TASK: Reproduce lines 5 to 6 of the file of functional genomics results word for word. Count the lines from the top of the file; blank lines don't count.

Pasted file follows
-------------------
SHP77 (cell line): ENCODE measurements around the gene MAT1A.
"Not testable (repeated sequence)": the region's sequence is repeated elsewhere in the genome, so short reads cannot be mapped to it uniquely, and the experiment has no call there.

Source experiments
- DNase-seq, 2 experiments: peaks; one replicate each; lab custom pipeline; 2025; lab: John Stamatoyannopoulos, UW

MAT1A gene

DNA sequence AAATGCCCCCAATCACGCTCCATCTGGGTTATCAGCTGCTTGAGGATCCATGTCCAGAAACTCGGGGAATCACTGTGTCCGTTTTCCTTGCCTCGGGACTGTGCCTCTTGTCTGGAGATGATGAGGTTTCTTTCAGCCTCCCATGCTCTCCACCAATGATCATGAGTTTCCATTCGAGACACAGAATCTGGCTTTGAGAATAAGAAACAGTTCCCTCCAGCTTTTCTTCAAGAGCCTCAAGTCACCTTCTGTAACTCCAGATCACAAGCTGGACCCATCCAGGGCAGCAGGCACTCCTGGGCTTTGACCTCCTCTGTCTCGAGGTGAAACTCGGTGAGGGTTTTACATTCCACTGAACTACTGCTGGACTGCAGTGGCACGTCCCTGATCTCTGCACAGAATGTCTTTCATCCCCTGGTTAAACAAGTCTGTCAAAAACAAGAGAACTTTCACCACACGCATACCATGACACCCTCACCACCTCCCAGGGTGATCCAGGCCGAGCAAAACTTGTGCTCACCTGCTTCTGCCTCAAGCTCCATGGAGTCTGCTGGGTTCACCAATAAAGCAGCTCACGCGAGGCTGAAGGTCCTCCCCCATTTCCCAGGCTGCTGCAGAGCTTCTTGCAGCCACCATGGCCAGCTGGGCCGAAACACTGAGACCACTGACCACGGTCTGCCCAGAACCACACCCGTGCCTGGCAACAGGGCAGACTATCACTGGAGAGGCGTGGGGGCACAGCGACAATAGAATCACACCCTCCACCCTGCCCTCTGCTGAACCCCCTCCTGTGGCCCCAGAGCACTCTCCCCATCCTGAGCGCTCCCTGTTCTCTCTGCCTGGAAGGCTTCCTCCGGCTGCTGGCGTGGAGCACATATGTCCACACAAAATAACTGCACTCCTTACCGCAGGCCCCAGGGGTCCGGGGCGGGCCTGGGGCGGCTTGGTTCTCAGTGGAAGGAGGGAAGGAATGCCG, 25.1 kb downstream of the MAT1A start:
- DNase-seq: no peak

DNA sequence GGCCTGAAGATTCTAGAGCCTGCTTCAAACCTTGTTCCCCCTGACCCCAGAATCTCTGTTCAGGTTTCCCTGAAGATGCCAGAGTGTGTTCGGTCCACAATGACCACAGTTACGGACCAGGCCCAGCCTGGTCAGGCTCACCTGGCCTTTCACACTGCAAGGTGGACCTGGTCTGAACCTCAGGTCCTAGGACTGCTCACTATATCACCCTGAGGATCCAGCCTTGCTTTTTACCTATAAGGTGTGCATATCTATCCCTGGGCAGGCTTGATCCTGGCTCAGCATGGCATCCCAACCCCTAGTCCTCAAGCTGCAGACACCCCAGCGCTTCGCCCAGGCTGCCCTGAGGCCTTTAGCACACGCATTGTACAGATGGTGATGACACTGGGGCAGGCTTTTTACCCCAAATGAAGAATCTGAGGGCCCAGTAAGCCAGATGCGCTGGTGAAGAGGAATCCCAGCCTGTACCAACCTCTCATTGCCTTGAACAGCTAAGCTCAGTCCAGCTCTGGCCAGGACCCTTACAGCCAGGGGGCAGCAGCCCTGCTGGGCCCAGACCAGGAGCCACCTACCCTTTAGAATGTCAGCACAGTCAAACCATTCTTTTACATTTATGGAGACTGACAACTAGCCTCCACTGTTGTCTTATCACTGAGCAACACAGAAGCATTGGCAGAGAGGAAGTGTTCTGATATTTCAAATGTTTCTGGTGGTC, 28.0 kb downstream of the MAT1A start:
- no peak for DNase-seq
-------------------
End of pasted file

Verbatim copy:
MAT1A gene

DNA sequence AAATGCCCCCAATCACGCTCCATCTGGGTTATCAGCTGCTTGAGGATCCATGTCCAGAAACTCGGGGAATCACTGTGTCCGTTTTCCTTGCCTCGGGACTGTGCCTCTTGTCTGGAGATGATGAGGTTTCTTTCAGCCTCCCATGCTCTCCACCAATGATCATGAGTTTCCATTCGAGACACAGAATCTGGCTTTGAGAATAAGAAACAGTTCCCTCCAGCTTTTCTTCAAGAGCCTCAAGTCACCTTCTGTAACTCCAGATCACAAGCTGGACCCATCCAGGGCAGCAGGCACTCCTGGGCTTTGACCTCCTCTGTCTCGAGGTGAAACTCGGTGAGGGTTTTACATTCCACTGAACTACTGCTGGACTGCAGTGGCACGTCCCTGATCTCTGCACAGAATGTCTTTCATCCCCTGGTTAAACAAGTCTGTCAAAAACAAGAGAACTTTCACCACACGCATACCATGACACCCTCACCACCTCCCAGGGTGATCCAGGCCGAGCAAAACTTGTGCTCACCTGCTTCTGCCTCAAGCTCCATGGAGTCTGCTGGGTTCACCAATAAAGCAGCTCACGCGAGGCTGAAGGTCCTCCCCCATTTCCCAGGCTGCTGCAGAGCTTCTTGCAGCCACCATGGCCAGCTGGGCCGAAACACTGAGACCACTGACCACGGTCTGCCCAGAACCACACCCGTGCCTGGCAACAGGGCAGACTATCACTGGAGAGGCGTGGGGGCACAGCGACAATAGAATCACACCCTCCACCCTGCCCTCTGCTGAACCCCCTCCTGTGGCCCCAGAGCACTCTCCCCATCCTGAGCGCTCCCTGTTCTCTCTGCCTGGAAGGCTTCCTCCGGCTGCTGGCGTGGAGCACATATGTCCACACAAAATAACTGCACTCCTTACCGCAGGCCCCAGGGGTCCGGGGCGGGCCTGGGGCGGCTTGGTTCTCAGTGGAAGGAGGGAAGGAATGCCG, 25.1 kb downstream of the MAT1A start: